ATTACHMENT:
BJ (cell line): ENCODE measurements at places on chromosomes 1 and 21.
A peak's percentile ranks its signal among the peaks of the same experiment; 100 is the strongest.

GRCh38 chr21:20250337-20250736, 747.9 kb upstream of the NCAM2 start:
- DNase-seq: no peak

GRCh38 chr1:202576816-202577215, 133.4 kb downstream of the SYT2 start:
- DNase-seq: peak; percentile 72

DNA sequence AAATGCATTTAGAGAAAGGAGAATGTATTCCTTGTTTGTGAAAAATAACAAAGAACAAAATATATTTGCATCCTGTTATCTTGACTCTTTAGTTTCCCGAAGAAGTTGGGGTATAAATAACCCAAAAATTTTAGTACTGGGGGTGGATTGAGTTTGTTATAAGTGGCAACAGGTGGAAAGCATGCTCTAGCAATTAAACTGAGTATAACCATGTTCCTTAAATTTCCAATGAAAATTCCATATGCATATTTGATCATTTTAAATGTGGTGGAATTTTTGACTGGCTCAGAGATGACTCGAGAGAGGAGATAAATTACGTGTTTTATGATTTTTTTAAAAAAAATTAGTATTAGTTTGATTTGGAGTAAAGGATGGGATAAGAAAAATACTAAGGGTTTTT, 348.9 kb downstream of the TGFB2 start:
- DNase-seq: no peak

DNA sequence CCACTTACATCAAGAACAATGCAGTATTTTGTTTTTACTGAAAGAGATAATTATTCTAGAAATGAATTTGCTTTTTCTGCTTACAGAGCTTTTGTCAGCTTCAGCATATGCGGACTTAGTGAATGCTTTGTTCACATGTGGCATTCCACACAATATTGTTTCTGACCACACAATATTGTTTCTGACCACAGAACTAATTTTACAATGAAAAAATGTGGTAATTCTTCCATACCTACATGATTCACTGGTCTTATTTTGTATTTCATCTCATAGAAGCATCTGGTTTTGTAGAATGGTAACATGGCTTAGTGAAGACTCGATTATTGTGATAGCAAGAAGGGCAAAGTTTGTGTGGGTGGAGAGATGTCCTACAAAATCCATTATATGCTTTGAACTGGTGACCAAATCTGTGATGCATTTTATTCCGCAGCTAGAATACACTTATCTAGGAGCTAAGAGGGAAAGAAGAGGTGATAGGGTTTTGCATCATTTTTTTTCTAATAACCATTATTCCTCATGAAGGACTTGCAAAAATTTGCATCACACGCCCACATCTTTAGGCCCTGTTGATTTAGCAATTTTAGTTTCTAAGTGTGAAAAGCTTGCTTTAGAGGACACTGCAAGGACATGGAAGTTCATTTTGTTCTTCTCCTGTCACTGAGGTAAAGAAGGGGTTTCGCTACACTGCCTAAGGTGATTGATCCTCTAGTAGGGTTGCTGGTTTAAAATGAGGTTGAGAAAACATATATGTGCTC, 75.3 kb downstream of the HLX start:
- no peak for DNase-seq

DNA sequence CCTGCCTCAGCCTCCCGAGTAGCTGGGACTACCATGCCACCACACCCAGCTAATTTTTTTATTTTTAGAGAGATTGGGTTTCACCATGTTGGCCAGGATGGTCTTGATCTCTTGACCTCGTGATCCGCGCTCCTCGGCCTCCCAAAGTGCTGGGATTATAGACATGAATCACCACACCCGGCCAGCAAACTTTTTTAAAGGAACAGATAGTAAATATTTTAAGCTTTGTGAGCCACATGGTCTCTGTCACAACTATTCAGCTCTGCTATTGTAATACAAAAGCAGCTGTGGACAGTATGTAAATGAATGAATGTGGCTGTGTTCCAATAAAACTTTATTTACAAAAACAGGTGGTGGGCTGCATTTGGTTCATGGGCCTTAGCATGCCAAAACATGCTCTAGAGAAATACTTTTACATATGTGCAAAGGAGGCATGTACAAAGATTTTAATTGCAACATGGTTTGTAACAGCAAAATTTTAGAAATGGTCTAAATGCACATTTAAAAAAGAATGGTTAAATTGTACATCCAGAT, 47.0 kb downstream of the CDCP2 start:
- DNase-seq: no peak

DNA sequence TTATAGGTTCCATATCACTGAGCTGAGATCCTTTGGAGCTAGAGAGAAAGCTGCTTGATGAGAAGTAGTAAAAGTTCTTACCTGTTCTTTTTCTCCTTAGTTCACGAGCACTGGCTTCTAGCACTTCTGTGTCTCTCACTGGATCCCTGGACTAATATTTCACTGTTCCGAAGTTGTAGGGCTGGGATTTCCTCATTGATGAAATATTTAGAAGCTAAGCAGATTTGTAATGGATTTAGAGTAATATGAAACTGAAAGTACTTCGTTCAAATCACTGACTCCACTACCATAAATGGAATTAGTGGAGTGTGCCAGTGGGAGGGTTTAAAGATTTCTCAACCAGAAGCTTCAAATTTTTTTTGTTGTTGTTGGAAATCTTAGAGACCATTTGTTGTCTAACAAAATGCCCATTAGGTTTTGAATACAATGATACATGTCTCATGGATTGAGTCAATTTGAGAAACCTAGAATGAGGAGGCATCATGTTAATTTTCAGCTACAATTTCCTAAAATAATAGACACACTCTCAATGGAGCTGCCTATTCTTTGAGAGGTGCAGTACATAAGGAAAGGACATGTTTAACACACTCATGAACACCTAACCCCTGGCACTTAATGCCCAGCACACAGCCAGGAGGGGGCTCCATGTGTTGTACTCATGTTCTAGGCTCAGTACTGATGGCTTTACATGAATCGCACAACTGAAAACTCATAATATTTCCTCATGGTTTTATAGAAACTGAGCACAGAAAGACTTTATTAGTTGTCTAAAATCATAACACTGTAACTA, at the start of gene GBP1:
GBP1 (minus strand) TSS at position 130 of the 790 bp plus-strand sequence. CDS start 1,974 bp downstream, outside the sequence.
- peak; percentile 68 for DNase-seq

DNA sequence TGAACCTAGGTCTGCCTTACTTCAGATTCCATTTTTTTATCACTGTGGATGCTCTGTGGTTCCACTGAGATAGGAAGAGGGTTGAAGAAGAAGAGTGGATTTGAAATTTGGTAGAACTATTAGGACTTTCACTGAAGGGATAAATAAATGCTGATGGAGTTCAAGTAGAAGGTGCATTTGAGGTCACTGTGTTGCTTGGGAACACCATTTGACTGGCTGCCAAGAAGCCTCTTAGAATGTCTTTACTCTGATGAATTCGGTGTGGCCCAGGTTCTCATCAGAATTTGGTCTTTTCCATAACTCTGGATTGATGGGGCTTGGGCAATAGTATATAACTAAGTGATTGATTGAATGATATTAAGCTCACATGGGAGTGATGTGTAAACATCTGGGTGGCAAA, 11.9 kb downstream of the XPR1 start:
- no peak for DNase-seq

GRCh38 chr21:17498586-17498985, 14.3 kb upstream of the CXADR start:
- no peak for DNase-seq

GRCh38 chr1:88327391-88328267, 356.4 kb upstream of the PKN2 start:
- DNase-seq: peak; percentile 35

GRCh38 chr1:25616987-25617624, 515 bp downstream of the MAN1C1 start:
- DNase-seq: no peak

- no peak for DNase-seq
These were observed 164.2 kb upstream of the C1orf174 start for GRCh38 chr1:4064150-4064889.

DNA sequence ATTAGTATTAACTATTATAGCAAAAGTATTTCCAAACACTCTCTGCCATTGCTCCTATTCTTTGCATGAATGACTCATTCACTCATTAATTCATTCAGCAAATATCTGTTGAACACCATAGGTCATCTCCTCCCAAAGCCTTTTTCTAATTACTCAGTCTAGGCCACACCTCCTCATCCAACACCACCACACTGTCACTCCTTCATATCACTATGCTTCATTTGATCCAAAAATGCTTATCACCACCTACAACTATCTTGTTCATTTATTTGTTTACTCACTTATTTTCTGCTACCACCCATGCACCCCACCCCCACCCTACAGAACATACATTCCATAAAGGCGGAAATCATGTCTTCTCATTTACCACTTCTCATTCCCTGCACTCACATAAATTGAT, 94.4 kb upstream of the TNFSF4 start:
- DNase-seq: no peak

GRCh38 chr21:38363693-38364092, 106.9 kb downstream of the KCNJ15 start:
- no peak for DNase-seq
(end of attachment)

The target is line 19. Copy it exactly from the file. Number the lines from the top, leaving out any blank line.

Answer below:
- no peak for DNase-seq